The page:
- At age 25, within seven months of graduating from Ohio State’s law school, Tom became the youngest District Attorney in the State of Wisconsin when appointed to the post by the late Governor Lee S. Dreyfus, Sr. At age 26, Tom won a contested election to retain that post. At age 27, after having tried a dozen criminal jury trials (winning 11) and eschewing a political career, Tom resigned from the post to become a federal prosecutor in Madison, Wisconsin
- Tom is the holder of two U.S. utility patents for a computer-related device that he invented in the early 1990s. U.S. 6,962,311, and U.S. 6,648,282. Both patents were awarded after Tom, representing himself, appealed adverse determinations made by the Patent and Trademark Office’s examiner. Although not a patent lawyer, Tom prevailed almost completely in both of the appeals which he briefed and argued before the former Board of Patent Appeals and Interferences (BPAI)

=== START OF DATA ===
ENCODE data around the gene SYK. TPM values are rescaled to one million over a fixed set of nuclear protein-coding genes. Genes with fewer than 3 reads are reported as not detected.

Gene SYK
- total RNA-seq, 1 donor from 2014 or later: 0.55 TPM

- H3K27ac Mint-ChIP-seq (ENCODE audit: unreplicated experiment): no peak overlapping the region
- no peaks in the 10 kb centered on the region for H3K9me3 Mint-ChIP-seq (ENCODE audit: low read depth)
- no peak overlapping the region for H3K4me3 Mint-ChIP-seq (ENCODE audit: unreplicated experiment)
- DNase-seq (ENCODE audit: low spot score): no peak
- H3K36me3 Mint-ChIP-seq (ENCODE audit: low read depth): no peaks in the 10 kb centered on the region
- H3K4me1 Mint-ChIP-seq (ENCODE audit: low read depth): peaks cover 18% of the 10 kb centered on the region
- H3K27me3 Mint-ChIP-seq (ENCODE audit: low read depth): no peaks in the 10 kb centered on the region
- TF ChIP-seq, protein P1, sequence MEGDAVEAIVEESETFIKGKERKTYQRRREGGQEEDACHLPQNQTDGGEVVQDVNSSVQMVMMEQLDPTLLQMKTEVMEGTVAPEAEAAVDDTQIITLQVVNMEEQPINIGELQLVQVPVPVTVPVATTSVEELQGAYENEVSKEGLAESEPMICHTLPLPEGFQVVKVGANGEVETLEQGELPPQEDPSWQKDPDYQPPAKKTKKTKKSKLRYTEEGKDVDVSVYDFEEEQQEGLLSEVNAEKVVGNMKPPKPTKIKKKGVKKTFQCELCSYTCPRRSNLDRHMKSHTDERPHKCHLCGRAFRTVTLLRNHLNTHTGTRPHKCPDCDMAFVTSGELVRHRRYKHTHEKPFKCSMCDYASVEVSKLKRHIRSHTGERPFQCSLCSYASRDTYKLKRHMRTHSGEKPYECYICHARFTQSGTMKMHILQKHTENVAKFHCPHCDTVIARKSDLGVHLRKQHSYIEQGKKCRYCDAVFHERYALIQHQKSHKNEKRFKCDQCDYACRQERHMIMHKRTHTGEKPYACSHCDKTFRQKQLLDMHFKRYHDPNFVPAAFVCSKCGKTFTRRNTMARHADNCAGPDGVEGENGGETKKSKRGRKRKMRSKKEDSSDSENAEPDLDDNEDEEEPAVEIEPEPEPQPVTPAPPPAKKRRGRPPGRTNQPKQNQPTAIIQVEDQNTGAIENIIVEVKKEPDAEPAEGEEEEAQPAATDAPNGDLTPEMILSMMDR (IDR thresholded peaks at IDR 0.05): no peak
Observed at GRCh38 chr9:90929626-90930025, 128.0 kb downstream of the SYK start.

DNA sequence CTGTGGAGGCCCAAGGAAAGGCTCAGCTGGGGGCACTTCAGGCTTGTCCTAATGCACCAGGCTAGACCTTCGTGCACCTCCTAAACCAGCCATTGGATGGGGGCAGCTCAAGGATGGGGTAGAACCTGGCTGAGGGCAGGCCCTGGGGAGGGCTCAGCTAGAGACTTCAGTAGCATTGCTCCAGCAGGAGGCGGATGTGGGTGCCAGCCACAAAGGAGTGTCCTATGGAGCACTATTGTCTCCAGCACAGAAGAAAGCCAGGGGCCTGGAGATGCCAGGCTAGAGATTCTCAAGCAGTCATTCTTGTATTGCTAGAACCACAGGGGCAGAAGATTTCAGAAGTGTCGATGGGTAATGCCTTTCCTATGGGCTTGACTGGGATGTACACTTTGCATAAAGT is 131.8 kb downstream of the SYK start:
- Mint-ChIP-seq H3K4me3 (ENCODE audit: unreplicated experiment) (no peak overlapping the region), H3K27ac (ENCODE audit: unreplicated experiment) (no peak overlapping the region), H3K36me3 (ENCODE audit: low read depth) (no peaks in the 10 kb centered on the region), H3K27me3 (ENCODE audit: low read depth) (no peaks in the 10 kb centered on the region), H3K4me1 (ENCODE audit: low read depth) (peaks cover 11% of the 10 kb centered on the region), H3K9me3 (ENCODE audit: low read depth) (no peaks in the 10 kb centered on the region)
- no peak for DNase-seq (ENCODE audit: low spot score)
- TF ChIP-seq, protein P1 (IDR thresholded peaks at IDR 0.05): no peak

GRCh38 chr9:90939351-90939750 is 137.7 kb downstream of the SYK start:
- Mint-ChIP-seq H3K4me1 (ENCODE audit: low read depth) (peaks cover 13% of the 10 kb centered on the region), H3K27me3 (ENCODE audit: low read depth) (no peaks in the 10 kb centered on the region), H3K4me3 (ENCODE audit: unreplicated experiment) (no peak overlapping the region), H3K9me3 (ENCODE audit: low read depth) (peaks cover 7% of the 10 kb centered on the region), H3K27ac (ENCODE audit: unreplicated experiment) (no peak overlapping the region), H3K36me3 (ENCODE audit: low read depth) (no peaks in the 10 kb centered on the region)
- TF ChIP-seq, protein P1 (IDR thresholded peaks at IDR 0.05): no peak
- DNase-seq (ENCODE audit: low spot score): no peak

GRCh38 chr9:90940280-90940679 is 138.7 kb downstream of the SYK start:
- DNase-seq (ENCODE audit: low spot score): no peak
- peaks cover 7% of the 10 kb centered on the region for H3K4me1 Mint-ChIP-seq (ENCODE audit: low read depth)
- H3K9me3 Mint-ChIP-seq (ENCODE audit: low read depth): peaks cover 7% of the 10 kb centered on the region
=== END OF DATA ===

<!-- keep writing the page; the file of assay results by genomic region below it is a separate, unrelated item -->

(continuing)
- While in private law-firm practice, Tom has never held any position other than partner, shareholder, or member; he was never an associate or counsel
- Tom’s name appears as counsel on over 60 reported federal court opinions
- Interests (beyond law, faith, and family): Avid golfer since age 12; collector of classic Wilson Sporting Goods Co. sand irons and wedges; Ohio State and Big Ten football, basketball, and wrestling; Frank Lloyd Wright’s architecture and furniture; antique prints, especially of birds and landscapes; U.S. history; and genealogy.
- Recent producer of a series of 14 YouTube videos (soon to be posted) on Wilson Staff Dyna-Powered golf wedges made between 1956-1975 — heavy, forged wedges that once ruled the professional golf world and that are still coveted and used today by golf cognoscenti.
- Recent producer of YouTube video (soon to be posted) about Lone Star Dietz (1884-1964), a talented, accomplished, and trailblazing Native American who is deserving of renewed respect. Mr. Dietz, who grew up five miles from where Tom grew up, was a protege of Charles Scobey “Pop” Warner at the Carlisle Institute; the only football coach to have guided Washington State University to a Rose Bowl victory (in 1916); the first Head Coach of the NFL team now known as the Washington Football Team (in 1932-1933); and a member of the College Football Hall of Fame.